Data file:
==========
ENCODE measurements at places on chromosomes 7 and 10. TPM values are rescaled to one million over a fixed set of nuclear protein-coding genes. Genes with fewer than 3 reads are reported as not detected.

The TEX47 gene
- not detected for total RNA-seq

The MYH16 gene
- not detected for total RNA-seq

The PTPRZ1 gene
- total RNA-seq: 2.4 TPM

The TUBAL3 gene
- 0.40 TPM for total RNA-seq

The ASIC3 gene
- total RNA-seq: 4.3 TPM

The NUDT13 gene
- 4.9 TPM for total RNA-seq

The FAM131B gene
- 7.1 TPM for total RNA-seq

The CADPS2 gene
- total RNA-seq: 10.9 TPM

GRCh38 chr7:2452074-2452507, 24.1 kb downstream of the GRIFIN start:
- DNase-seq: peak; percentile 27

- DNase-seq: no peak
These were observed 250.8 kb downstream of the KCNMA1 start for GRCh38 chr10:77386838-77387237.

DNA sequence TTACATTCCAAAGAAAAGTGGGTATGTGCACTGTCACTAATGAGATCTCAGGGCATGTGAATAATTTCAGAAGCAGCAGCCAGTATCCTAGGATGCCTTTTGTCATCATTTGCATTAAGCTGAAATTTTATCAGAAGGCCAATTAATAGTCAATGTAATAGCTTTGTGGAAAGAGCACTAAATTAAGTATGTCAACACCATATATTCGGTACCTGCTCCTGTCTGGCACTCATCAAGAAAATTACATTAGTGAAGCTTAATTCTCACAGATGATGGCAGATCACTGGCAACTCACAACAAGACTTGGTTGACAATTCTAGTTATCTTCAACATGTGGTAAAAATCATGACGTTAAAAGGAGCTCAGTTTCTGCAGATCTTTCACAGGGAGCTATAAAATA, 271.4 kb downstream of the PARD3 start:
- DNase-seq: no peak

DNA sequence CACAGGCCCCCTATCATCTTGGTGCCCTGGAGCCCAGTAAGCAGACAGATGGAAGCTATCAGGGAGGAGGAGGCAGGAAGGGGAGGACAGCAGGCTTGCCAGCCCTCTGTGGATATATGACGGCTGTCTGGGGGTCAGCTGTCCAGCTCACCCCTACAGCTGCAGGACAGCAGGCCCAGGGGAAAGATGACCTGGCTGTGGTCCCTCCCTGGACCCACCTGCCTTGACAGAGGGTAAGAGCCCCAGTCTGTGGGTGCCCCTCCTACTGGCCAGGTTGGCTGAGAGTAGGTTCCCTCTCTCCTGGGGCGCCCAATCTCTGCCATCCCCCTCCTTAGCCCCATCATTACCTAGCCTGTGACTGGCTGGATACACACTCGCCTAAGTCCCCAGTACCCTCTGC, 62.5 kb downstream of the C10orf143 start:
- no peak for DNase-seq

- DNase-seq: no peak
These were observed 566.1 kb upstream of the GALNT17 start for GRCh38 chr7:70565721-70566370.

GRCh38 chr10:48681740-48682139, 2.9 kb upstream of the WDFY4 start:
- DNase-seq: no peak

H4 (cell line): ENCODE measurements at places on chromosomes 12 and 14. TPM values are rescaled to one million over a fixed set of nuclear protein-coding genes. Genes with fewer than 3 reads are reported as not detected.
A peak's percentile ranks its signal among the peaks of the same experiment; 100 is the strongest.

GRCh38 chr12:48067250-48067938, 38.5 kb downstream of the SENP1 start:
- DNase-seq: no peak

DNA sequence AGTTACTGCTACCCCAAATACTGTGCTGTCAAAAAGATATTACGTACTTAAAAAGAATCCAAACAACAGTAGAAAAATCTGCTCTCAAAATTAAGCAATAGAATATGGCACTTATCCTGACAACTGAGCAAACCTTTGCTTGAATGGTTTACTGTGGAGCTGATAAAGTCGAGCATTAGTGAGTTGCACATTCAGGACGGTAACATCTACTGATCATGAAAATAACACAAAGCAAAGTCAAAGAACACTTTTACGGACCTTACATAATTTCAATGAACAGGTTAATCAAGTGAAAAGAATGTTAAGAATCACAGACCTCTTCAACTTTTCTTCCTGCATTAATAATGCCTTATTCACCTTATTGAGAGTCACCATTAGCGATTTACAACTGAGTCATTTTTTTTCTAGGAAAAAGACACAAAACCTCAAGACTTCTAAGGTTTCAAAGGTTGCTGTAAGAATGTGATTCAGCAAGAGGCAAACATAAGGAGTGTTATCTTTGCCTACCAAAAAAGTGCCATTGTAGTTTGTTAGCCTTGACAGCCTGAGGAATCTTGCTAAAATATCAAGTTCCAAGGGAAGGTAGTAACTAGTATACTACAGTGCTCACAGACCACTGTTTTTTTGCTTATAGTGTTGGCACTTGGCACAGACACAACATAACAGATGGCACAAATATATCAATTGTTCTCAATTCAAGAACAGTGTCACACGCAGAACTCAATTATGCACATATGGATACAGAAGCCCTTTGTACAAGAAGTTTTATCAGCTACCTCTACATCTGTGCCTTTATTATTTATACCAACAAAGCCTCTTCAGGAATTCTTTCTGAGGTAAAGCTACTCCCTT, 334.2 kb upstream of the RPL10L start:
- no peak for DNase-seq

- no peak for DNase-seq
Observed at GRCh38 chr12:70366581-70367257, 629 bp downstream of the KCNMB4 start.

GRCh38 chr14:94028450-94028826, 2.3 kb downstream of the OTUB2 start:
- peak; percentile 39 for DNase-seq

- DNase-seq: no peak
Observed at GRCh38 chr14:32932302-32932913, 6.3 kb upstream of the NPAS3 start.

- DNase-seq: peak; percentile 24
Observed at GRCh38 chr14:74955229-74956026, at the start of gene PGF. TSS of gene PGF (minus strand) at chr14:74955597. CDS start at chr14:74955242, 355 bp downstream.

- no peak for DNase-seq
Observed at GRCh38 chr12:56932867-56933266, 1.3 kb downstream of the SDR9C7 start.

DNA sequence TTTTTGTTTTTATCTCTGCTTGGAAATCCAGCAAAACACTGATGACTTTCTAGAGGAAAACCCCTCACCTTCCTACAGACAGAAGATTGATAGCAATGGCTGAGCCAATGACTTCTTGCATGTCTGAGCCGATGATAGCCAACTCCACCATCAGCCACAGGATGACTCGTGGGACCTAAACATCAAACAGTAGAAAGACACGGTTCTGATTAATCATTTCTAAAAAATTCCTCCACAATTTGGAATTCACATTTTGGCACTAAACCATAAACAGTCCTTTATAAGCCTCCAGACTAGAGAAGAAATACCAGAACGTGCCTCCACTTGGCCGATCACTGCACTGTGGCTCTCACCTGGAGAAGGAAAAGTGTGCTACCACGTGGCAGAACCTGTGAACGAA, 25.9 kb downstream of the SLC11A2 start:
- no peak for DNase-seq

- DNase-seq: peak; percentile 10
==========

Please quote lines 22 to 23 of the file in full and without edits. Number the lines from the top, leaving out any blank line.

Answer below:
DNA sequence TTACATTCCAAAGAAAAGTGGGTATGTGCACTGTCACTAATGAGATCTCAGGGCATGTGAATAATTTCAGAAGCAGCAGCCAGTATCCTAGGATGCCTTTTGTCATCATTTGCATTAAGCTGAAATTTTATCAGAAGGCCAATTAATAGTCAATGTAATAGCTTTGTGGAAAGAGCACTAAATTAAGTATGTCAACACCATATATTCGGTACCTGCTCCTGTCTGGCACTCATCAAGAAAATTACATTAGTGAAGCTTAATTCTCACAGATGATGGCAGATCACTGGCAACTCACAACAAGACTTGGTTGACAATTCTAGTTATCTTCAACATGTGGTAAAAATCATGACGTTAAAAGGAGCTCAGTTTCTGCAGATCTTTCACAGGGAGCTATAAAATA, 271.4 kb downstream of the PARD3 start:
- DNase-seq: no peak